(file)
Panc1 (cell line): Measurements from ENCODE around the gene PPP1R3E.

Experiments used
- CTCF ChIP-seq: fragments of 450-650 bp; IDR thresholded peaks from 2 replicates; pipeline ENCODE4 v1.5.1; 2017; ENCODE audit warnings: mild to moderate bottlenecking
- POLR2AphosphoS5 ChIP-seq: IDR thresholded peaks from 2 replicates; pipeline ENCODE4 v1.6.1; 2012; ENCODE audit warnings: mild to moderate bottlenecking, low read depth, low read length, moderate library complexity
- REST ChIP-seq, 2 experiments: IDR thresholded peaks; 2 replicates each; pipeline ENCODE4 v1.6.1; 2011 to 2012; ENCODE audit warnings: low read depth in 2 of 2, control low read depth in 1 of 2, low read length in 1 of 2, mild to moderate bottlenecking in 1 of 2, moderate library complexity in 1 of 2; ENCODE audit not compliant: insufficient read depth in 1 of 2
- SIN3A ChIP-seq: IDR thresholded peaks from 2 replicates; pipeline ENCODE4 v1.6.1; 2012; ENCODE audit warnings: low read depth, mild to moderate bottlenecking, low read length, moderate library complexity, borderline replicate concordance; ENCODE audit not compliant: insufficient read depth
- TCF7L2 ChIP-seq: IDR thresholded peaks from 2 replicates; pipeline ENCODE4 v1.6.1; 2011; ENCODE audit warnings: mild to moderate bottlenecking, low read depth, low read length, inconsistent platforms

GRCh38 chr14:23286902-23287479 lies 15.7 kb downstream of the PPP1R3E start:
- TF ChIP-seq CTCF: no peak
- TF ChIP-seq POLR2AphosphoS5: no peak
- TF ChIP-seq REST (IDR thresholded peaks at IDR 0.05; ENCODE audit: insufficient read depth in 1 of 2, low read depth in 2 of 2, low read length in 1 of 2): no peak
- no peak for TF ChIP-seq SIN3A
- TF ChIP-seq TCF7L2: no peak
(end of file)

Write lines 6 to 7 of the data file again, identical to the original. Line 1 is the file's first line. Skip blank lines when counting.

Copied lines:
- SIN3A ChIP-seq: IDR thresholded peaks from 2 replicates; pipeline ENCODE4 v1.6.1; 2012; ENCODE audit warnings: low read depth, mild to moderate bottlenecking, low read length, moderate library complexity, borderline replicate concordance; ENCODE audit not compliant: insufficient read depth
- TCF7L2 ChIP-seq: IDR thresholded peaks from 2 replicates; pipeline ENCODE4 v1.6.1; 2011; ENCODE audit warnings: mild to moderate bottlenecking, low read depth, low read length, inconsistent platforms